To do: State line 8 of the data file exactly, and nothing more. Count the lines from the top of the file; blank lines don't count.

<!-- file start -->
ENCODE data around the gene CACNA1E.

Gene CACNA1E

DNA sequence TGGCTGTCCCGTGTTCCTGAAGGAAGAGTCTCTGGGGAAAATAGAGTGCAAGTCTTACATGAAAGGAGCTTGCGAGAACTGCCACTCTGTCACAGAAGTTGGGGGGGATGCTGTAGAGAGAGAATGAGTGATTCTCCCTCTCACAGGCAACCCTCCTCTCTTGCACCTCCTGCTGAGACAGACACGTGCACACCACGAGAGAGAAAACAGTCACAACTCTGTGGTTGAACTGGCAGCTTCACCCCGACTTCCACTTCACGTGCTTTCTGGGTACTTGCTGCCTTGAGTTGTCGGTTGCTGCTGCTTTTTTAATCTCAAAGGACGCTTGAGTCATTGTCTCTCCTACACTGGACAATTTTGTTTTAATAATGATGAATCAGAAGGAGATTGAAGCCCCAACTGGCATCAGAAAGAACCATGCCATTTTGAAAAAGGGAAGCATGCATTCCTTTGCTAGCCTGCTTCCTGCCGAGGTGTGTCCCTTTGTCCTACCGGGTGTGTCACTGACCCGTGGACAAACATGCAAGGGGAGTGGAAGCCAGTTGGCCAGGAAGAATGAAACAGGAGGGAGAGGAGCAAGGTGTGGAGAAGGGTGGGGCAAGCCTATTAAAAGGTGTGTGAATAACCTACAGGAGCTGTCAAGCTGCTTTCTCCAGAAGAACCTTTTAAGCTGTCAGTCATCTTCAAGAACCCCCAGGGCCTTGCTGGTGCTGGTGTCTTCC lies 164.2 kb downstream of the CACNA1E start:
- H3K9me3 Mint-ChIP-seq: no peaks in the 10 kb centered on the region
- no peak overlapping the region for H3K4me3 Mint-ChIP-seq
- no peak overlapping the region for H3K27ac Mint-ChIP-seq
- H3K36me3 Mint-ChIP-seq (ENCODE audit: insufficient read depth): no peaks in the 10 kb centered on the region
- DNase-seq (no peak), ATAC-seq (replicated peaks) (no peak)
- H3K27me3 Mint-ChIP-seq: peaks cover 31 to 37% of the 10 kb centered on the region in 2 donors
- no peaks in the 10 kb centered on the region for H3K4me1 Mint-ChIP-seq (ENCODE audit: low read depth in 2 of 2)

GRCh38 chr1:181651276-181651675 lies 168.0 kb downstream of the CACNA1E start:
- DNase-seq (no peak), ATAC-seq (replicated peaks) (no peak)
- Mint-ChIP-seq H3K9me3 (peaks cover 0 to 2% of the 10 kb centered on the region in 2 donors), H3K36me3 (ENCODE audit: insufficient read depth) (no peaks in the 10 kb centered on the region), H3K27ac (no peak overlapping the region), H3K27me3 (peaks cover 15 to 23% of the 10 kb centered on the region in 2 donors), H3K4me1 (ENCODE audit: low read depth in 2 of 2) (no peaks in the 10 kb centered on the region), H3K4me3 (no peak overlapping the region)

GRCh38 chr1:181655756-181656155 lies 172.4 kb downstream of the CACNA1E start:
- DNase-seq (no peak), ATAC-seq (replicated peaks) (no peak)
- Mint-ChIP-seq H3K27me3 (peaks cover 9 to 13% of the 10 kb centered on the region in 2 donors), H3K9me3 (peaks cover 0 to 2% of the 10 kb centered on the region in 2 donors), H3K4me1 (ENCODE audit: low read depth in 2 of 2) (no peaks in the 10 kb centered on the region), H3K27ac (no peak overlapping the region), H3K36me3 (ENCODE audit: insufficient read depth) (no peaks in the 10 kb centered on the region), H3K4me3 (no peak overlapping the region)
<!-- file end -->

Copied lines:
- DNase-seq (no peak), ATAC-seq (replicated peaks) (no peak)